Scientists Discover Sea Coral With Chemicals That Can Help in Cancer Treatment - world cultures

Scientists Discover Sea Coral With Chemicals That Can Help in Cancer Treatment

Scientists and researchers around the world are constantly trying to find a cure for cancer. Now, they may have come up with a solution that could help treat the disease. Researchers at the University of Utah Health have discovered a soft coral that releases the chemical that treats cancer, eleutropin. This could be a huge leap in the field of cancer drug studies. Researchers have been searching for the source of this natural chemical for nearly 25 years. The DNA of these resilient corals can be studied to understand how the chemical is released. This will allow researchers to recreate the soft chemical complex of corals in the laboratory.

Eric Schmidt, professor of medicinal chemistry at the University of Utah Health, was quoted as saying, “This is the first time we’ve been able to do this with any lead drug on Earth.”

These chemicals contain anti-inflammatory agents, antibiotics, and more. The possibility of synthetic production of these chemical compounds opens up opportunities for their mass production. This may lead to a new tool for treating cancer.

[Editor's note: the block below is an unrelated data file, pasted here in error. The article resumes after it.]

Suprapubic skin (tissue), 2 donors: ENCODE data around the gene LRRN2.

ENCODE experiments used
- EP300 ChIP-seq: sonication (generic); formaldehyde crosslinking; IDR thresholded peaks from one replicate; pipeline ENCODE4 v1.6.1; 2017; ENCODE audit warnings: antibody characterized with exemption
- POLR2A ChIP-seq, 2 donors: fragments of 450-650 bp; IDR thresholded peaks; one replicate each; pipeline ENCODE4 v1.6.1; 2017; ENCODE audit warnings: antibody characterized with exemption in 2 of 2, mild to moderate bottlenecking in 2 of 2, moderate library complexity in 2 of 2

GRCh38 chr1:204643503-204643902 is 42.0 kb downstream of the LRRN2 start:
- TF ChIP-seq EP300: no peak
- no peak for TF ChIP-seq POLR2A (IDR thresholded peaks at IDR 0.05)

A second study led by Bradley Moore, Ph.D. at the Scripps Institution of Oceanography – University of California, San Diego – found that corals produce similar chemicals.

Both studies were published in the journal Nature Chemical Biology on May 23.

These compounds were more difficult to obtain, Schmidt said, but they were also easier to synthesize in a lab and consume as medicine.

Corals release their chemicals so predators can eat the compound and not harm the corals. Soft chemicals from coral are easy to digest. Hence, drugs derived from it can be administered as water-soluble tablets.

In order to be able to recreate eleutherobin in the lab, the scientists needed to study the DNA of soft corals. However, it was a difficult process to identify and ascertain that part of the coral’s DNA that would prove to be the source of erythropin.

They found regions of DNA that resemble the genetic coding of similar chemical compounds in other species. The researchers grew a culture of bacteria that repeated the first steps of making this chemical compound.

It’s like searching in the dark for an answer to a question people don’t understand, Schmidt said.

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